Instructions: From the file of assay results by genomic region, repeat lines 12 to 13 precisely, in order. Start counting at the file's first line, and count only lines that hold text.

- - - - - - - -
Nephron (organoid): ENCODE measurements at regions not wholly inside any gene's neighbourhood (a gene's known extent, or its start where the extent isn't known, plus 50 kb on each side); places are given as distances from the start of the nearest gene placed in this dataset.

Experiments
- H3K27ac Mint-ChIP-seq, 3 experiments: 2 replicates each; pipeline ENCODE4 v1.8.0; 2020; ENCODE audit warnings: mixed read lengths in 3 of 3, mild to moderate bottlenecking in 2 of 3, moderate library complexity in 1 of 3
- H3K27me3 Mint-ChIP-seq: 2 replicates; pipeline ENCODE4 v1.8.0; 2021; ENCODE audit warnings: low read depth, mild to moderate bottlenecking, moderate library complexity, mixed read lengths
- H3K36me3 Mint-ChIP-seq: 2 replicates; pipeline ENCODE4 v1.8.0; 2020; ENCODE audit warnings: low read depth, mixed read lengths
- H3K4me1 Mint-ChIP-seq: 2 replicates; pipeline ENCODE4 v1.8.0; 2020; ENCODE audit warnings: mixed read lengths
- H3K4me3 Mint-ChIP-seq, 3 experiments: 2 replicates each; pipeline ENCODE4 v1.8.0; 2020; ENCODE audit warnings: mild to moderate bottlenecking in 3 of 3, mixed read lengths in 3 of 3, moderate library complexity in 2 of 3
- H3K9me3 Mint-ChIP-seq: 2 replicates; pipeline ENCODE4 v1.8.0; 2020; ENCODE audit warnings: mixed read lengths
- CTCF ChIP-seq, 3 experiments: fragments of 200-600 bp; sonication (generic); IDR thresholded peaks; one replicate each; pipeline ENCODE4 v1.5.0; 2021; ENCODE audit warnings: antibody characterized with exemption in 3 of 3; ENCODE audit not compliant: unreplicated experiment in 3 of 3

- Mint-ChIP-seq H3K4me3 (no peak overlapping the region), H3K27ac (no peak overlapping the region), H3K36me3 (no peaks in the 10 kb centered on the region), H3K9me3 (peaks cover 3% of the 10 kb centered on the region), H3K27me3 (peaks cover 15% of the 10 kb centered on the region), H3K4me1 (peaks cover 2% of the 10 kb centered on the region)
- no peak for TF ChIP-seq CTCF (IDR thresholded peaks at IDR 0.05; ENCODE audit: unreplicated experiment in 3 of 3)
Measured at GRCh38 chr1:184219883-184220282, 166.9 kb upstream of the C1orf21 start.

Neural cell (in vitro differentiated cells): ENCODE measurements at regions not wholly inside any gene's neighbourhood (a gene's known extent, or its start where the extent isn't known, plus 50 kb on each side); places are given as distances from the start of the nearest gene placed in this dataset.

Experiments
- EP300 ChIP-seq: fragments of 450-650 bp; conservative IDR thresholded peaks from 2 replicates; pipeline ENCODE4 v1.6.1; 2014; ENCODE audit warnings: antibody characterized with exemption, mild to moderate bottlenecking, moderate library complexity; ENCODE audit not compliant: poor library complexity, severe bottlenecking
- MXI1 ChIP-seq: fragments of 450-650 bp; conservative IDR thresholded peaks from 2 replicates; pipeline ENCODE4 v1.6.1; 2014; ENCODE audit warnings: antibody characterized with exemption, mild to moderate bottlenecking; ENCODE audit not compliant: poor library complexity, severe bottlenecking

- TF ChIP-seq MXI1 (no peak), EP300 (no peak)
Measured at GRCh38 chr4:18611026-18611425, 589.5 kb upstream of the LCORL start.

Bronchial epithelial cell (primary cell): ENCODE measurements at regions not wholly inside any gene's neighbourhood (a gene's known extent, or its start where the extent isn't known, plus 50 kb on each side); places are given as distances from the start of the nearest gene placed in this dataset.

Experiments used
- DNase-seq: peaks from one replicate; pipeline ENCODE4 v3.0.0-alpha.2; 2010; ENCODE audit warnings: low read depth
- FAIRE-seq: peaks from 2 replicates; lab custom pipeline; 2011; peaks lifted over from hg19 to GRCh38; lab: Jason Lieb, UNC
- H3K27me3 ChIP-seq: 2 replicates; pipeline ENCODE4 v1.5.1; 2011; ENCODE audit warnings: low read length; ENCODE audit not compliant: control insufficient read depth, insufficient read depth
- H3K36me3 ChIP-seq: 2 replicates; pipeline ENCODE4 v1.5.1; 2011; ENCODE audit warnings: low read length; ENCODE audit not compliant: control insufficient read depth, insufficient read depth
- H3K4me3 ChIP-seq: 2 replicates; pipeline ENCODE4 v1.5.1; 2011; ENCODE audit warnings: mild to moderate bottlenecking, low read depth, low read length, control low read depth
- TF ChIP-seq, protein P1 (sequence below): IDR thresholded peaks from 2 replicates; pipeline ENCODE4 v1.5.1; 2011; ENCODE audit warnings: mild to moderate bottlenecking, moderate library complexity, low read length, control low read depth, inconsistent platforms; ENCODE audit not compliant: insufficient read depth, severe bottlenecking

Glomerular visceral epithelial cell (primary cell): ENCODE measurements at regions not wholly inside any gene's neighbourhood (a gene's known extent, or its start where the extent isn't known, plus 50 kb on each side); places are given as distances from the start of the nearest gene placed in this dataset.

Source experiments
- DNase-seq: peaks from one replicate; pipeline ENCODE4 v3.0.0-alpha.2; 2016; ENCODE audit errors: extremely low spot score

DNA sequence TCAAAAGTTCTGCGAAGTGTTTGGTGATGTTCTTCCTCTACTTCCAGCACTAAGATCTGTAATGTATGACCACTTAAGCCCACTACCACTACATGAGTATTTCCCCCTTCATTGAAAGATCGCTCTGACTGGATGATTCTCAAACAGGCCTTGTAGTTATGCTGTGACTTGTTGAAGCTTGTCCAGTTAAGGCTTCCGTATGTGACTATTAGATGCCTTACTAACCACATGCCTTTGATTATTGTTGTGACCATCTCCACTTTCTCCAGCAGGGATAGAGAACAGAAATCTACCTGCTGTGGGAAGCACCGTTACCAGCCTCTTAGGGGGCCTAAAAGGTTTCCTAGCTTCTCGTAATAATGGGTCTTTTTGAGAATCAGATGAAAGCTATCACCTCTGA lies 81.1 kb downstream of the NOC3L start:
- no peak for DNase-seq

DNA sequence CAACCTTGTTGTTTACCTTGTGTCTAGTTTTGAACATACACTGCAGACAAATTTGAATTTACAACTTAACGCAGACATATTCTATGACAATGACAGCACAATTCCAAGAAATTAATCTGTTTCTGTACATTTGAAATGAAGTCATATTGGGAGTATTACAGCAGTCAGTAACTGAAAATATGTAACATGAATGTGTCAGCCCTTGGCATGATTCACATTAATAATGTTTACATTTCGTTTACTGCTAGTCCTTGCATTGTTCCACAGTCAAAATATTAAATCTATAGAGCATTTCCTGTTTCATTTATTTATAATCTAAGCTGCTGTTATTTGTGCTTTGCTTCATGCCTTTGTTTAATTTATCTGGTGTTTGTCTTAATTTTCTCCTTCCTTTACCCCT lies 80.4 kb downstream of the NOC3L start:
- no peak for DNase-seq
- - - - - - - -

Measured at GRCh38 chr1:184219883-184220282, 166.9 kb upstream of the C1orf21 start.

Neural cell (in vitro differentiated cells): ENCODE measurements at regions not wholly inside any gene's neighbourhood (a gene's known extent, or its start where the extent isn't known, plus 50 kb on each side); places are given as distances from the start of the nearest gene placed in this dataset.